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You’ll Never Believe What Canadian Football League Players Have to Say About Kaepernick

Sports field is becoming far more divided all over the globe — here are the views of athletes up north

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American players in the Canadian Football League (CFL) are joining their neighbors to the south — and politicizing their sport.

Over the past few years, the NFL has become politicized as a result of former San Francisco 49ers quarterback Colin Kaepernick’s kneeling antic during the national anthem and the protests by other players since then.

Although the American national anthem is not played at their games, many U.S.-born CFL players have made it clear they support Kaepernick’s cause.

Ottawa Redblacks defensive back Sherrie Baltimore, originally from Maryland, recently praised Kaepernick as a civil rights hero.

“Colin Kaepernick is an icon. They’ll be talking about him in 30 years in elementary schools,” Baltimore told the Ottawa Sun.

“It’s about equality. There’s a lot of white vs. black in the U.S. It’s not about America or ‘The Star Spangled Banner’ or any of that — police brutality to black people, that’s why [Kaepernick is] taking a knee.”

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Edmonton Eskimos wide receiver Kenny Stafford, who is from Ohio, has also said he sees Kaepernick as a hero.

“I would say he’s our modern-day Muhammad Ali when you think about it,” he told the Edmonton Sun.

“He’s not liked for what he’s standing for, but he’s still standing for it and he’s paying the price right now with his career.”

One major difference between Kaepernick and Ali, among other differences, is that Ali — one of the greatest athletes of all time — went to prison at the height of his boxing career to protest the Vietnam War.

Meanwhile, Kaepernick didn’t risk anything — yet Nike is paying him handsomely.

The NFL’s television ratings have dipped by over 17 percent in 2016 and 2017 combined. If they fall again at a similar pace this season, the league will have lost a quarter of its fanbase in three seasons.

Redblacks defensive end Jonathan Newsome, an Ohio native who played for the Indianapolis Colts from 2014 to 2015, even went so far as to tell The Ottawa Sun, “My only hope is to get permanent residence and move to Canada. It’s definitely better. Compared to America, this is like heaven. I don’t see [the racism]. People are polite, they’re cool. They don’t feel the need to have to express their negative opinions all the time.”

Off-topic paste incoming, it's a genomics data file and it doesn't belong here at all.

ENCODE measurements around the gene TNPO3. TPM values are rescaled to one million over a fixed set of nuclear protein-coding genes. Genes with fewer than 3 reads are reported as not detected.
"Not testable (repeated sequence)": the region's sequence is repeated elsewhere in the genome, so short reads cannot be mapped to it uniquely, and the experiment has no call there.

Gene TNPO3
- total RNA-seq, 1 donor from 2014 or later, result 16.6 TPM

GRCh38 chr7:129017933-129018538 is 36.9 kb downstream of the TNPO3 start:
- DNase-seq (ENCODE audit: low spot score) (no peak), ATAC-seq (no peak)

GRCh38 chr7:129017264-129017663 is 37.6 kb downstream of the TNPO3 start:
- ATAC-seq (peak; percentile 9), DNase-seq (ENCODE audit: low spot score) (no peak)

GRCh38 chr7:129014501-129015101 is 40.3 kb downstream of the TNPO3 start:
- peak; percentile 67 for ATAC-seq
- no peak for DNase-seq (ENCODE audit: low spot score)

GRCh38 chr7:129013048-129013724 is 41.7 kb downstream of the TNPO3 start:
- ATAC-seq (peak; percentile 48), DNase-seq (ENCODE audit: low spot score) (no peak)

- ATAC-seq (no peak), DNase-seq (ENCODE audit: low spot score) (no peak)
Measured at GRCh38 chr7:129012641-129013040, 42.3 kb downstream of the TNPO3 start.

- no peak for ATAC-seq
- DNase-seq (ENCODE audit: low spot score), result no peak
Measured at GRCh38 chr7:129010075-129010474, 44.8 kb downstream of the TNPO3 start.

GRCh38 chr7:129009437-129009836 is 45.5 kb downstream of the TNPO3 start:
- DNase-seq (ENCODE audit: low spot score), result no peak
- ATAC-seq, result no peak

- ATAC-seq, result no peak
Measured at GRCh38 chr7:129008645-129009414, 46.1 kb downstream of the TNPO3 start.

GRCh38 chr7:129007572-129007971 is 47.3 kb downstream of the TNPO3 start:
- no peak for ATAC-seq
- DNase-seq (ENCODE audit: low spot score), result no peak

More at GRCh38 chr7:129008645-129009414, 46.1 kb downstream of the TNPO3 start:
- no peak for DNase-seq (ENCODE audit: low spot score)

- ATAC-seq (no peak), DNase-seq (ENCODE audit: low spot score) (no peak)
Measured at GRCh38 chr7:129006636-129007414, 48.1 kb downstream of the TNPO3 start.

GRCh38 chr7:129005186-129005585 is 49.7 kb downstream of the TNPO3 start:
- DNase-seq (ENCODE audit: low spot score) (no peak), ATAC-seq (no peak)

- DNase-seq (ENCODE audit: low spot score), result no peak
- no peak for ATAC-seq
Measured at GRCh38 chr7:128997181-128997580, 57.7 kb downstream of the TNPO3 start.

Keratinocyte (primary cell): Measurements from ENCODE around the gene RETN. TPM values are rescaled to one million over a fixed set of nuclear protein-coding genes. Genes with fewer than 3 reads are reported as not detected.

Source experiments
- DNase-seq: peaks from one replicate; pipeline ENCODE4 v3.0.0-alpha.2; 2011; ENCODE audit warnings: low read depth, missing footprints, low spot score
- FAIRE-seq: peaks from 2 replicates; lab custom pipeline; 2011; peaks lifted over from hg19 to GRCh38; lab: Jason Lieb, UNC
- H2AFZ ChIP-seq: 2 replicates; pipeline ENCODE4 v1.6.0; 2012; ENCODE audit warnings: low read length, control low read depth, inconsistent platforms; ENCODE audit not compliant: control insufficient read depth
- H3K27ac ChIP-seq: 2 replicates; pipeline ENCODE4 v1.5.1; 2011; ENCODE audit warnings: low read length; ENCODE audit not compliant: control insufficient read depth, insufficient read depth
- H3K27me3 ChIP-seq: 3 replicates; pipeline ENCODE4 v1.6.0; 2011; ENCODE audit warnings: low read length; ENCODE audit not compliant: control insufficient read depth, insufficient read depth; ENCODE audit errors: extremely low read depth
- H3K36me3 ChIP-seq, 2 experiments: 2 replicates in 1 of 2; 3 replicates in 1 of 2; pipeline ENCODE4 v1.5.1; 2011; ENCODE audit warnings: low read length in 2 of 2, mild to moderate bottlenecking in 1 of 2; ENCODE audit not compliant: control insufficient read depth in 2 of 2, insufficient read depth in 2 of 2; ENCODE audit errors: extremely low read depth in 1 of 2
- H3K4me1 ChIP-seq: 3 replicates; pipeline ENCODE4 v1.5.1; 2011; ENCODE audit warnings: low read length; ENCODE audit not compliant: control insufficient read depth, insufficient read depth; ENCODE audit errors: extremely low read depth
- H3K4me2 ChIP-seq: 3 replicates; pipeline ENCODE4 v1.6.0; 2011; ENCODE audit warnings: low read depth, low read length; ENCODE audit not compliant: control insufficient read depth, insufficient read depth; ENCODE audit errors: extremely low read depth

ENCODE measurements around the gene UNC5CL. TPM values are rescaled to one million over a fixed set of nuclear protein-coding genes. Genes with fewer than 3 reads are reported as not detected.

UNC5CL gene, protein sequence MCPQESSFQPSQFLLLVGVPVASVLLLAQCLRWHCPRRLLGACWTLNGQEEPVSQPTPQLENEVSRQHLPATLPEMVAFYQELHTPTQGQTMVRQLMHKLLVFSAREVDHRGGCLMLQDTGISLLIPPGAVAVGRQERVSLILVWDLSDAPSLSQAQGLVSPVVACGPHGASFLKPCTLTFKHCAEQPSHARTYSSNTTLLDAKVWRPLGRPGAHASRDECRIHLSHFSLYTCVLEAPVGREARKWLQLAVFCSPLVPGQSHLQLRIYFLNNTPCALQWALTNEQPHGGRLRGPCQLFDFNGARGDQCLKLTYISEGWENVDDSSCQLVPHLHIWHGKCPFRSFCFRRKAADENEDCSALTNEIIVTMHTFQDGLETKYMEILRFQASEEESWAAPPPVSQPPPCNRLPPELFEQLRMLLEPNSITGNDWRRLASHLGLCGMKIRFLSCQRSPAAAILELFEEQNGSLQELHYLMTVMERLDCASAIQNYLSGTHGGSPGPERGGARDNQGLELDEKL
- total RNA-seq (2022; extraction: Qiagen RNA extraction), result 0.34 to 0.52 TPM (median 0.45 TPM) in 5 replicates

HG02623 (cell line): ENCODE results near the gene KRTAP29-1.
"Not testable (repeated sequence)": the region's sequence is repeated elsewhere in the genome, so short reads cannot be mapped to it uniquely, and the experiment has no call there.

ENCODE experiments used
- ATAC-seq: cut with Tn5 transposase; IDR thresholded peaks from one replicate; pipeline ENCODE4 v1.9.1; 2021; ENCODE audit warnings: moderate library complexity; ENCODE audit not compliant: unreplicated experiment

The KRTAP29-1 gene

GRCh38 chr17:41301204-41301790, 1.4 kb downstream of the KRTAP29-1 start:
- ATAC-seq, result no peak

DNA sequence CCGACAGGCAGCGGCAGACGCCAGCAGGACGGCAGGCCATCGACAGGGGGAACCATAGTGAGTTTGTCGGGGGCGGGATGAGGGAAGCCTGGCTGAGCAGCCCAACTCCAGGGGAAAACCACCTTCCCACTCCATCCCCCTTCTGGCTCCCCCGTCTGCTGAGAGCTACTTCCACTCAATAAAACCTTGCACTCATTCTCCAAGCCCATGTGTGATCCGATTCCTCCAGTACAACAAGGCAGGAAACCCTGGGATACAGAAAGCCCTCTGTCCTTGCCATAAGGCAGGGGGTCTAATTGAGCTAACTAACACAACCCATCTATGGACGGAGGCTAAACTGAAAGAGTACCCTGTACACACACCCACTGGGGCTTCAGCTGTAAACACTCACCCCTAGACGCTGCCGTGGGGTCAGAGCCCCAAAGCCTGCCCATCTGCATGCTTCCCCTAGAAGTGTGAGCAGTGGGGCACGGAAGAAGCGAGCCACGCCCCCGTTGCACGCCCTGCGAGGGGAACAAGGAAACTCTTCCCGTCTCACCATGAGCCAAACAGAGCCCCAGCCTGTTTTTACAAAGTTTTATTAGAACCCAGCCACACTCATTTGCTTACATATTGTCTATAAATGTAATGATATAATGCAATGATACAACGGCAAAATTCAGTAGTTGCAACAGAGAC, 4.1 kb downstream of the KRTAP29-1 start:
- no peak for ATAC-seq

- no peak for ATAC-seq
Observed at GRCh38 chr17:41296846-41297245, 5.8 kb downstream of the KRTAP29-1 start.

Although players in that league have not engaged in kneeling protests during the Canadian national anthem, some players protested last season after President Donald Trump suggested NFL players who knelt for the national anthem should be fired.

In their next game following those comments, members of the Saskatchewan Roughriders locked arms — just as many NFL teams did that day.

While many of the players in the league may aspire to play in the NFL, emulating the league’s approach to politics does not seem a winning approach.

The CFL, after all, has fans in America; one in 10 Americans follows the CFL, according to a Maclean’s magazine report from 2015. Those games can attract hundreds of thousands of eyeballs here in the U.S., in addition to the Canadian fanbases. Among those American fans, there could be people very frustrated with the NFL who don’t want to deal with politics.

Even among the Canadian fans, there are certainly right-leaning people (and even Trump supporters) who would prefer the sport stay apolitical.

The NFL’s television ratings have dipped by over 17 percent in 2016 and 2017 combined. If they fall again at a similar pace this season, then the league will have lost one quarter of its fanbase in three seasons.

Is that a good model for a pro sports league trying to make money?

The answer is obvious — and that alone should be enough to warn the CFL to steer clear of politics and to focus on football.

Tom Joyce is a freelance writer from the South Shore of Massachusetts. He covers sports, pop culture, and politics and has contributed to The Federalist, Newsday, and other outlets.

Tom Joyce
meet the author

Tom Joyce is a freelance writer from the South Shore of Massachusetts. He covers sports, pop culture, and politics and has contributed to The Federalist, Newsday, ESPN, and other outlets.

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